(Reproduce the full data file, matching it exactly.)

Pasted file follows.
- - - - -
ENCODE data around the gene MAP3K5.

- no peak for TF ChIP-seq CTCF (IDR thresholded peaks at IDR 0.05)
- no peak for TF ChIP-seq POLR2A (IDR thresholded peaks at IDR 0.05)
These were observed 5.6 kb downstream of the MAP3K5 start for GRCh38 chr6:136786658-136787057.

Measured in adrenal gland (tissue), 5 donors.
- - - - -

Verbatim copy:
ENCODE data around the gene MAP3K5.

- no peak for TF ChIP-seq CTCF (IDR thresholded peaks at IDR 0.05)
- no peak for TF ChIP-seq POLR2A (IDR thresholded peaks at IDR 0.05)
These were observed 5.6 kb downstream of the MAP3K5 start for GRCh38 chr6:136786658-136787057.

Measured in adrenal gland (tissue), 5 donors.